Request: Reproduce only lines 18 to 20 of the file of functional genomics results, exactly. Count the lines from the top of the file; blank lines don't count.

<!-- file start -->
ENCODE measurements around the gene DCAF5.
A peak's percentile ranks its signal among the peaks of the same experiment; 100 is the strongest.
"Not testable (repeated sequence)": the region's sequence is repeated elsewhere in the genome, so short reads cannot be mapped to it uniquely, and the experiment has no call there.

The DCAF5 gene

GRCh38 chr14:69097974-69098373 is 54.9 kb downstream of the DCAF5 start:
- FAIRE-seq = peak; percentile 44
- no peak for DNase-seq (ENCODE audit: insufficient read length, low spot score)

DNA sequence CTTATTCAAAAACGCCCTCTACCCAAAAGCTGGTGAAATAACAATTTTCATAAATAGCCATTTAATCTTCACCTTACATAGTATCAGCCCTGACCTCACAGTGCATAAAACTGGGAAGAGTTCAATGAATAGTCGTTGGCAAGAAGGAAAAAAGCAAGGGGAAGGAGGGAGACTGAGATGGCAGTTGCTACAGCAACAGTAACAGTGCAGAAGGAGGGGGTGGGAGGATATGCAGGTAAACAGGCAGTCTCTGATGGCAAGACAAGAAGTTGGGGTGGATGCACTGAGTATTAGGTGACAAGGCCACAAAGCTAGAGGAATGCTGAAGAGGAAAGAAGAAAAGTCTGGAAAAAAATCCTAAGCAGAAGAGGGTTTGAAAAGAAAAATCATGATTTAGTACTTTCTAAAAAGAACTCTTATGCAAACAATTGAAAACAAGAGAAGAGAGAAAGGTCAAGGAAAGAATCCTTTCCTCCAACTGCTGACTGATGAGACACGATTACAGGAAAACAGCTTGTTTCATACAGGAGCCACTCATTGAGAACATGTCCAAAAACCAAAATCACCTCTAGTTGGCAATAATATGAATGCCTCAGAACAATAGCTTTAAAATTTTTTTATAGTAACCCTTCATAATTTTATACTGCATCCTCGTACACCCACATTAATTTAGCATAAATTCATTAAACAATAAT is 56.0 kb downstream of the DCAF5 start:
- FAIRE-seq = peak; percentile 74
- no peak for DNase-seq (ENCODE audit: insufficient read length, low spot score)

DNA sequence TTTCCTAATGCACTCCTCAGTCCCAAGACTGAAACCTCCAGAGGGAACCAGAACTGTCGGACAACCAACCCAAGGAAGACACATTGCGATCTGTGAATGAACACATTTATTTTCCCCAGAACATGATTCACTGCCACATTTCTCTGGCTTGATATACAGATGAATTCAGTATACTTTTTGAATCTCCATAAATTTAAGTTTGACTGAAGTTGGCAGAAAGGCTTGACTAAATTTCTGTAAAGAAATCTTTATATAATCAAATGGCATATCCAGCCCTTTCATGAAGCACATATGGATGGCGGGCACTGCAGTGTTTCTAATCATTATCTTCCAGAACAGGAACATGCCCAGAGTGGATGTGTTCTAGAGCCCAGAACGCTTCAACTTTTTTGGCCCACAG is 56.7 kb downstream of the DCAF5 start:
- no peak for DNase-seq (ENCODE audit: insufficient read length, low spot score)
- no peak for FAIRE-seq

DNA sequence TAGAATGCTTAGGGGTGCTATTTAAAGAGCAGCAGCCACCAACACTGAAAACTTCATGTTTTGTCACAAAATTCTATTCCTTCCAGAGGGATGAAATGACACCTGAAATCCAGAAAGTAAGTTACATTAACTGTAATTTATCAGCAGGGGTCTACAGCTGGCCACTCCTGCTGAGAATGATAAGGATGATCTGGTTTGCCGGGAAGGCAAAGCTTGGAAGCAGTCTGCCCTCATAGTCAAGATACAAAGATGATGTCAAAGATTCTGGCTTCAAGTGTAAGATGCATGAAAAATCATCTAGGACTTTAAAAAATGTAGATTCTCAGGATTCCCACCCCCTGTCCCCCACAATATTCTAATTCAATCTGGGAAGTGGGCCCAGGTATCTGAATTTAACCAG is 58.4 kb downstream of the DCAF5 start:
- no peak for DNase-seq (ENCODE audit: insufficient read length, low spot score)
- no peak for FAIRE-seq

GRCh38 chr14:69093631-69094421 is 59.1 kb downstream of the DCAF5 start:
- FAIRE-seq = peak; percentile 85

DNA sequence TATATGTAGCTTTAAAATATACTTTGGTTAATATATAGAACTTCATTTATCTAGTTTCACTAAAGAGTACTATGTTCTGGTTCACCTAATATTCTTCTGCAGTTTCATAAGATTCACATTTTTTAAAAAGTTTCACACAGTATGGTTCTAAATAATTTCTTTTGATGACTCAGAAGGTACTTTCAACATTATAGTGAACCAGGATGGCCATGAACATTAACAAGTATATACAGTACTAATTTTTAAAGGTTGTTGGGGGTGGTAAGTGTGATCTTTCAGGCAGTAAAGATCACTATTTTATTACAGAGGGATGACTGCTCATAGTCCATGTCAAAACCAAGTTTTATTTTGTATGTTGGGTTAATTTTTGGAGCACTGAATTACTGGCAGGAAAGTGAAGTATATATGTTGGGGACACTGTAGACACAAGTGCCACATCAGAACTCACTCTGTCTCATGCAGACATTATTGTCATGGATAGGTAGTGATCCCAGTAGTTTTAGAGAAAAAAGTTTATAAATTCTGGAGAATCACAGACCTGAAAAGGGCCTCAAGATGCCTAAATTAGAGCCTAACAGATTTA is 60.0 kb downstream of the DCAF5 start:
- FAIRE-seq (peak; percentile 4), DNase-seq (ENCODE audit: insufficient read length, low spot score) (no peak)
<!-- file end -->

- FAIRE-seq = peak; percentile 85

DNA sequence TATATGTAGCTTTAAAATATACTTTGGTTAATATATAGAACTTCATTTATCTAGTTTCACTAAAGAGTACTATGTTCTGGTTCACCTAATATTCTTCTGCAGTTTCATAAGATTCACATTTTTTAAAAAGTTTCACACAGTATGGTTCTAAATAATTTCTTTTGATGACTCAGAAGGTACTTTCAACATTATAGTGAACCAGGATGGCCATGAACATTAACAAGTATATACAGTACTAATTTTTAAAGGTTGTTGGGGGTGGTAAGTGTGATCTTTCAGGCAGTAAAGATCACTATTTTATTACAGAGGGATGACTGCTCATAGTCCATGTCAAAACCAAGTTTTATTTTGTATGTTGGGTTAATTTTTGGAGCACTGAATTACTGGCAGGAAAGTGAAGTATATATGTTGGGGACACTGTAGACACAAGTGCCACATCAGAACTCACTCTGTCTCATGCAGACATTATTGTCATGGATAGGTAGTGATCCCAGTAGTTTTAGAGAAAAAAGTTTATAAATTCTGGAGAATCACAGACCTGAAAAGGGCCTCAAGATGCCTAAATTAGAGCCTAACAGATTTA is 60.0 kb downstream of the DCAF5 start:
- FAIRE-seq (peak; percentile 4), DNase-seq (ENCODE audit: insufficient read length, low spot score) (no peak)